In Tuesday, the hearts of many Mopar fans could be heard breaking. The President and CEO of the SRT (Street and Racing Technology) as well as Chrysler Group’s motorsport program Ralph Gilles delivered a sad announcement that will effectively park the 12-season old NASCAR Sprint Cup program as well as the Nationwide Series after 2012. In a pop announcement, Gilles officially declared that Chrysler would not be supplying any support to Dodge Chargers or Challengers racing in the premier stock car racing ranks.
While a shocking story, the announcement does not come as a surprise. Back in 2009 when Chrysler Group requested bailout funding to help with their structural bankruptcy, the involvement in NASCAR was criticized as being an expensive sponsorship venue. While Dodge did not have to leave motorsports, there was consolidation of their NASCAR program. In 2011 and 2012, the Dodge efforts circulated almost exclusively around Penske Racing for NASCAR Sprint Cup and NASCAR Nationwide competition with a driver line-up including Brad Keselowski. Just days after the this year‘s Daytona 500, the Roger Penske-owned racing organization had broadcasted a commitment to Ford for the upcoming 2013 stock car racing season. Attempts were made to find a suitor for the Dodge brand inside the Sprint Cup Series. NASCAR insiders had indicated Furniture Row Racing team (currently campaigning a Chevrolet Impala) as a potential Dodge Charger backer in 2013 with a possible two-car team forming. At the end, the no deals materialized to save the Chrysler-backed involvement. “A number of opportunities emerged, and our team worked diligently to put a structure together to fit our overall business and competitive objectives. While we have been pleased and enthused with the amount of interest from teams and sponsors over that time, in the end, we simply couldn’t develop the right structure.,” said Ralph Gilles.
Possessing a storied history for stock car racing that involves a total of 215 race wins in the NASCAR Sprint Cup Series, Dodge‘s modern return to competition was eager to rekindle past greatness. Following Lee Petty winning the first NASCAR race in 1953 in what is known as the Sprint Cup Series, the major feat for the auto brand would be David Pearson clinching the 1966 driver’s championship in a Charger. For the Dodge make itself, two manufacturer’s championship in 1970 and 1975 were highlights for their participation in major league stock car racing. Withdrawing from NASCAR after the 1977 season ended with Richard Petty claiming a championship with the Dodge Charger, other Dodge products made a few appearances in NASCAR competition for several years afterwards. Racing a #43 Dodge Magnum to limited success during the 1978 season, Richard Petty and his team were even considering the use of a Dodge Mirada in 1981 for the Daytona 500 but were unable to achieve competitive speeds in testing. The decision to abandon the Chrysler product in favour of a Buick won Petty his seventh Daytona 500. A few other attempts in campaigning the Dodge Mirada would ultimately end in disappointment.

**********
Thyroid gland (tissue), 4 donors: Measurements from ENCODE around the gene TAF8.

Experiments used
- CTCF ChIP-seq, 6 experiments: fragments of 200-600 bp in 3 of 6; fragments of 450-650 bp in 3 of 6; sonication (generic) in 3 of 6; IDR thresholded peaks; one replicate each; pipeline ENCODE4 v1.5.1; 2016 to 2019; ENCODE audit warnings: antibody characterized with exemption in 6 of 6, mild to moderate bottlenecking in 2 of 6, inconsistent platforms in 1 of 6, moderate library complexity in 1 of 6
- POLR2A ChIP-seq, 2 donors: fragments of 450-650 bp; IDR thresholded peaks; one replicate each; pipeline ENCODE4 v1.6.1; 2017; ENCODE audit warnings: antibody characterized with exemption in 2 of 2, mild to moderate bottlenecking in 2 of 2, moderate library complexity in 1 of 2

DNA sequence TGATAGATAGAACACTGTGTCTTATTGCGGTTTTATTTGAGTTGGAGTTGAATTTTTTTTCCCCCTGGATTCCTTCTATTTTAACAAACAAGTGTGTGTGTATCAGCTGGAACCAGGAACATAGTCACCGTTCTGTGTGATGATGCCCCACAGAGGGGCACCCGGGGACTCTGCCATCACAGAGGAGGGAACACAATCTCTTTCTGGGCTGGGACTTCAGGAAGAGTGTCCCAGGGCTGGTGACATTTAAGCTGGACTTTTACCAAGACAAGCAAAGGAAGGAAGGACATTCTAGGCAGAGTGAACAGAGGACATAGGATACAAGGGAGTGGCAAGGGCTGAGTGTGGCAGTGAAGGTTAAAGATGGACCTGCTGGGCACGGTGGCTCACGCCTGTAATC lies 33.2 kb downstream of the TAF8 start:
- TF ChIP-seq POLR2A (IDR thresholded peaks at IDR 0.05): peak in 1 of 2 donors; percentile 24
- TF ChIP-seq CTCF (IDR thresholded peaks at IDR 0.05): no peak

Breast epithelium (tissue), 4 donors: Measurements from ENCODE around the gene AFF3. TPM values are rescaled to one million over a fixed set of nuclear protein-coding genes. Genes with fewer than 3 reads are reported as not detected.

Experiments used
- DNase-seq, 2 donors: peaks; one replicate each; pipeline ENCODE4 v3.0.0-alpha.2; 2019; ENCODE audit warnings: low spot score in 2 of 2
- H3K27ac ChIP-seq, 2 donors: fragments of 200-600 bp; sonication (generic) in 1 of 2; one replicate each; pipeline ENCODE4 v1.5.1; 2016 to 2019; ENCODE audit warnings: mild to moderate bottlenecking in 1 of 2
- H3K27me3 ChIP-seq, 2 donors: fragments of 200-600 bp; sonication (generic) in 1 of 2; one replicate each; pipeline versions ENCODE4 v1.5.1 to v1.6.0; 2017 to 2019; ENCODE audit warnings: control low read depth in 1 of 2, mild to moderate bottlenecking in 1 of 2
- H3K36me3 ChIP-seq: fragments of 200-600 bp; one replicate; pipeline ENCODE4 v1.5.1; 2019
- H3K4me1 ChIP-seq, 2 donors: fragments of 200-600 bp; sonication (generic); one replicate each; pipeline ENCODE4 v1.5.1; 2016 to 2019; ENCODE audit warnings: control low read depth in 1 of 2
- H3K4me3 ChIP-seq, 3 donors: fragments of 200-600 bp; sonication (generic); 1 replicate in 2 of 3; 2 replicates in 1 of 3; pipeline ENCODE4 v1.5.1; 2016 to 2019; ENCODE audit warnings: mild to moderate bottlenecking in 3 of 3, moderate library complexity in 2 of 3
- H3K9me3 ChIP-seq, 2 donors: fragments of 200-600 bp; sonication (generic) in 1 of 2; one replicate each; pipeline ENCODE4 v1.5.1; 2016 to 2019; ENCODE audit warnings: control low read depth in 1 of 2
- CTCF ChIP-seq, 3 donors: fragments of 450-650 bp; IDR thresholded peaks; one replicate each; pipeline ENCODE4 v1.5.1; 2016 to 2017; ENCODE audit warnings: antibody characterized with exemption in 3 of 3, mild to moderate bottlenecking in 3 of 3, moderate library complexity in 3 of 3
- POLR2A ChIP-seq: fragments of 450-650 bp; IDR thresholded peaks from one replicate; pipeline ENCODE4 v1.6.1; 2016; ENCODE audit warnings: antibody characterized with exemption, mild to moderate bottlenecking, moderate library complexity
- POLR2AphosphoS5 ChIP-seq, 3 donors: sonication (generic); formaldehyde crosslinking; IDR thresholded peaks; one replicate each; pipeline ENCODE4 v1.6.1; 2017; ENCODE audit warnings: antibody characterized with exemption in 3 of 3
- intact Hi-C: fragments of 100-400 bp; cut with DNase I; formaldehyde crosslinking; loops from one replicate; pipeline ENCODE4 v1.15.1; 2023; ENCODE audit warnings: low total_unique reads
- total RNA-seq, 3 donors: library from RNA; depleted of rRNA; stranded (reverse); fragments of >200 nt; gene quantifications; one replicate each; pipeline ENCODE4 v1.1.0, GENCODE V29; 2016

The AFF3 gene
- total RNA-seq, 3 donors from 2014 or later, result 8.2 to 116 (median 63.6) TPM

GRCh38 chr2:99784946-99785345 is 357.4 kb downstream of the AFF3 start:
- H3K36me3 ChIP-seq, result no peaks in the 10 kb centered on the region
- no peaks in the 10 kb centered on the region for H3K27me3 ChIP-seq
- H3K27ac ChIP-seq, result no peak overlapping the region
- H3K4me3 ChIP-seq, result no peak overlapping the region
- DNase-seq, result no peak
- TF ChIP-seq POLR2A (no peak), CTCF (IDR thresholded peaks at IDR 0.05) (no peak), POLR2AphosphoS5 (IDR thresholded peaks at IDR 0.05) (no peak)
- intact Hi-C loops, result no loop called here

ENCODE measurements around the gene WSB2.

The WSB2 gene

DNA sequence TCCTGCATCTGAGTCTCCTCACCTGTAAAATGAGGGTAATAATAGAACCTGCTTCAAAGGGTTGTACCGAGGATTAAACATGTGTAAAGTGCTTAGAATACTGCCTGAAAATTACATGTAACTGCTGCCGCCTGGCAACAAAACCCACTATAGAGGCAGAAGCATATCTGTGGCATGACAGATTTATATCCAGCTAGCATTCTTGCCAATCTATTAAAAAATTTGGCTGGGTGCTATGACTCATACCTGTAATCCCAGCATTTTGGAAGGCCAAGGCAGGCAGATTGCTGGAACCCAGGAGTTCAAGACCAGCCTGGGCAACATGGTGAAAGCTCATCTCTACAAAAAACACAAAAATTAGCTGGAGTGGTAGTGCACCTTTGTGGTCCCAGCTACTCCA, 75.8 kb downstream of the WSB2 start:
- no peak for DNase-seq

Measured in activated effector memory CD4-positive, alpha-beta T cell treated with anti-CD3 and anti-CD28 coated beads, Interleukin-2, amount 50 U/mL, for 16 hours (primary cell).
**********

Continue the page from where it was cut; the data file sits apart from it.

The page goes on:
Dodge’s first claw-back into NASCAR occurred when they fielded several teams of Ram pickups in the new-founded Truck Series in 1995. As many predicted, the Truck Series effort ultimately led to the return of the brand to the NASCAR Sprint Cup Series in 2001. Collecting 55 wins since its comeback (a number that could rise with 15 races left this 2012 season in Sprint Cup), Dodge drivers would fall short of a Sprint Cup championship. Remarking to the departure of the Dodge brand from the top stock car racing series, NASCAR Chairman and CEO Brian France stated, “Dodge has been a great partner to NASCAR for many years, and they have been part of numerous memorable moments throughout our history,”. France understands that the Chrysler Group was making a business decision.
Earlier this year, Dodge (in an presentation that awkwardly involved their departing NASCAR partner Penske Racing) presented a 2013 Charger that was designed to correspond with styling perimeters offering more visual identity for next season‘s Sprint Cup schedule. With Chrysler’s support withdrawn, that stock car will not be present on the racetracks in 2013 based on the complexity of factory support in the Sprint Cup Series. There could be a different story in the Nationwide Series as no major rule changes could technically allow the Dodge Challenger the appear next season but it is highly unlikely based on the lack of manufacturer support.
Ending what will become 18 seasons of support in NASCAR dating back to the brand’s participation in the Truck Series, there will only be three vehicle makes represented in the NASCAR Sprint Cup Series. Without knowing what competition awaits in the 2013 NASCAR Sprint Cup Series, the remaining car makes Ford, Chevrolet and Toyota could be the new focus for disenchanted Mopar fans at the racetrack.
Information source: Chrysler Group, NASCAR
Photo source: Chrysler Group